“A lot of people talk about Lloyd’s writing less business in 2019 versus 2018, but it’s actually quite a small reduction of 5 percent,” Neal said.

“In reality and the way I look at it, we’re actually committing to write around £7.5bn of new business,” he continued.

He said that includes everything right across the range of corporate and specialty business – including niche, high growth markets such as $500mn of new cyber premiums.

He also outlined more details about the “prospectus” Lloyd’s will publish next month that outlines a vision on “what the market could look like in the future”. The paper will then lead a debate about how this can be delivered with the market’s stakeholders.

With success often being twinned with timing, Neal will likely be heartened by the commentary that accompanied a number of CEOs comments on fourth quarter investor calls and financial statements over Lloyd’s and the London market driving rate increases.

Andrew Horton, the CEO of Lloyd’s insurer Beazley, commented last week: “After several years of competition that drove the combined ratios of many syndicates well into triple digits, we saw a number of syndicates withdrawing from marine hull, cargo and aviation business. Hull, cargo and aviation rates have recently increased materially”.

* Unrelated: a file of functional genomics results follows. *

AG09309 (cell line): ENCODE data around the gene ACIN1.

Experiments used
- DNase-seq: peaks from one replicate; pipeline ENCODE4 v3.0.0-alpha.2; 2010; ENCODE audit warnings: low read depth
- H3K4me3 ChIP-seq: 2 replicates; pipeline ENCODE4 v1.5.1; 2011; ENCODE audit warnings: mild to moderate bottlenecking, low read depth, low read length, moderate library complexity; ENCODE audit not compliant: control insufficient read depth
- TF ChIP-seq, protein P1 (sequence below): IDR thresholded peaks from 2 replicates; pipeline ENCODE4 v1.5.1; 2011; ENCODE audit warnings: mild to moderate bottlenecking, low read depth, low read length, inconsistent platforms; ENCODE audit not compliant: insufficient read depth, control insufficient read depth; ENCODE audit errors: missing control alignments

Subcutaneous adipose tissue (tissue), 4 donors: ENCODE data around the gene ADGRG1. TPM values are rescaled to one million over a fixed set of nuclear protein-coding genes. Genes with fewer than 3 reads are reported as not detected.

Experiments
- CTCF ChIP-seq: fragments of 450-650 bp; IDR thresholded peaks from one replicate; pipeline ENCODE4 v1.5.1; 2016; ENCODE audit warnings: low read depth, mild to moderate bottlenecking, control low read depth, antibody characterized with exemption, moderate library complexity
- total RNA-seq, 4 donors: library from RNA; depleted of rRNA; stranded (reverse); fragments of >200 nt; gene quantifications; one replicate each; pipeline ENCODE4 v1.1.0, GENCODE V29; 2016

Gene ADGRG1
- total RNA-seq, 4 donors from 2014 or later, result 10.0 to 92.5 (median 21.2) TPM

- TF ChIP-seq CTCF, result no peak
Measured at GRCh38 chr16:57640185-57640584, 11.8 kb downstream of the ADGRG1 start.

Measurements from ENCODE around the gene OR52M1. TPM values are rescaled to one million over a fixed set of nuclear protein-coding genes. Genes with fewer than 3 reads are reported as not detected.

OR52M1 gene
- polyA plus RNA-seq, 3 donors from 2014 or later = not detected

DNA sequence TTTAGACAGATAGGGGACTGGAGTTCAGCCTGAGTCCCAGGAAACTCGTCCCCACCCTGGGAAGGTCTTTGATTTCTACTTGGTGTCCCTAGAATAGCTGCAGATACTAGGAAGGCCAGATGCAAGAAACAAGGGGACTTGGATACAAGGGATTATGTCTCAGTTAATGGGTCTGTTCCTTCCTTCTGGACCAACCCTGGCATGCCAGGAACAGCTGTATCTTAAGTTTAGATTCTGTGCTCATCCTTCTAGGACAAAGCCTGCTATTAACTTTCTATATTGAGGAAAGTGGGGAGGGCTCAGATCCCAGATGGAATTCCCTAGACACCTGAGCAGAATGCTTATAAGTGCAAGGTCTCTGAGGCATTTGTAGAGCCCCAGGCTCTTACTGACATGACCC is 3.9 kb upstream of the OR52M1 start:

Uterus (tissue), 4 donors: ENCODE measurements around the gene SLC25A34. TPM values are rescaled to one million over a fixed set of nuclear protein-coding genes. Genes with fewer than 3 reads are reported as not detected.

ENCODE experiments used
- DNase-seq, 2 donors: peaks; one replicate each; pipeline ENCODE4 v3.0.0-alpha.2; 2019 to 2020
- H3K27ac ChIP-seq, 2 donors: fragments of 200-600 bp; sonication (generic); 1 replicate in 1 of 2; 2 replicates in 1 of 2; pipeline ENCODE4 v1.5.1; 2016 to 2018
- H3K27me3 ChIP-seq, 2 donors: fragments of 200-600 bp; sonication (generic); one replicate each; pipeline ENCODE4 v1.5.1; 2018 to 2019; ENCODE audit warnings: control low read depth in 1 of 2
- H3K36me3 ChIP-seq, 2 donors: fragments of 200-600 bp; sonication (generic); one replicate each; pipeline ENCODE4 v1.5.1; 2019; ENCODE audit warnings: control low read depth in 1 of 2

While Axis CEO Albert Benchimol said: “This is probably the best market at Lloyd’s in a number of years and I there are opportunities for growth. And where there are those opportunities, we will take advantage of them. But profitability is our number one priority”.

Echoing this theme, WR Berkley CEO Rob Berkley noted: “The UK is some number of paces ahead of the US market and that’s probably a reflection of the London market having drifted farther off course than many other markets around the world and, as a result of that, the pendulum is swinging pretty severely back in the opposite direction”.

Watch The Insurer’s interview with Neal in full for more details of the Lloyd’s prospectus to be published next month…